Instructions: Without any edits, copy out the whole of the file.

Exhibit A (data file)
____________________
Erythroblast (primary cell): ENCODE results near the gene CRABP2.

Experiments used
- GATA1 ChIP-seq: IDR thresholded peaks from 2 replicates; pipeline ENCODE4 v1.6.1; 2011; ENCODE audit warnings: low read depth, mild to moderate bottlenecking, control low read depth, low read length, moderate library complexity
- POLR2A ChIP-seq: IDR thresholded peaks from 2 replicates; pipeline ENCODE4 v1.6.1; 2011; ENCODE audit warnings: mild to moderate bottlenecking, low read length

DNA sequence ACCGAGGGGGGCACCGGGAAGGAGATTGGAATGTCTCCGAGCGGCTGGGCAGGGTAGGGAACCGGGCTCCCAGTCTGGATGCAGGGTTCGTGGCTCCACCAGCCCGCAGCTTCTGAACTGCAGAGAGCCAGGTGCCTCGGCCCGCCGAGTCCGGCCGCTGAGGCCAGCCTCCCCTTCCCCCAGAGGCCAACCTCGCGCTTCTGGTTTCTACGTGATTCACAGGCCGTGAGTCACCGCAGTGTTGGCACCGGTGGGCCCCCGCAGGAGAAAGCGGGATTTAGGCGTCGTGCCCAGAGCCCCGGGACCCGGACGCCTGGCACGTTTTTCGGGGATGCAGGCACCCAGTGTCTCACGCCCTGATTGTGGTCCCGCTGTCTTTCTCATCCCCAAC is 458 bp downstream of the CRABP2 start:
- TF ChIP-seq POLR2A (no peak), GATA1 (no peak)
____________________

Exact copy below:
Erythroblast (primary cell): ENCODE results near the gene CRABP2.

Experiments used
- GATA1 ChIP-seq: IDR thresholded peaks from 2 replicates; pipeline ENCODE4 v1.6.1; 2011; ENCODE audit warnings: low read depth, mild to moderate bottlenecking, control low read depth, low read length, moderate library complexity
- POLR2A ChIP-seq: IDR thresholded peaks from 2 replicates; pipeline ENCODE4 v1.6.1; 2011; ENCODE audit warnings: mild to moderate bottlenecking, low read length

DNA sequence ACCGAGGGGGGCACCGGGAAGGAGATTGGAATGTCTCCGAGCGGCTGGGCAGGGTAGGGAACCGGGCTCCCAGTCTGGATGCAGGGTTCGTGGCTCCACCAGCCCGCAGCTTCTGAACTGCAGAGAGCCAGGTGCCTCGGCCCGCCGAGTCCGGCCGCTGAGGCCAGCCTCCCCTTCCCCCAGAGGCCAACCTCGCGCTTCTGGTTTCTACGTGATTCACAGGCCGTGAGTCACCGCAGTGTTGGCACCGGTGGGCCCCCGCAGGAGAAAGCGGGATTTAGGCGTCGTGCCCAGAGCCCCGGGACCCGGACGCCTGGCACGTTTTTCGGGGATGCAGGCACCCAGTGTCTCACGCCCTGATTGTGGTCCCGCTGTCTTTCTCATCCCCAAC is 458 bp downstream of the CRABP2 start:
- TF ChIP-seq POLR2A (no peak), GATA1 (no peak)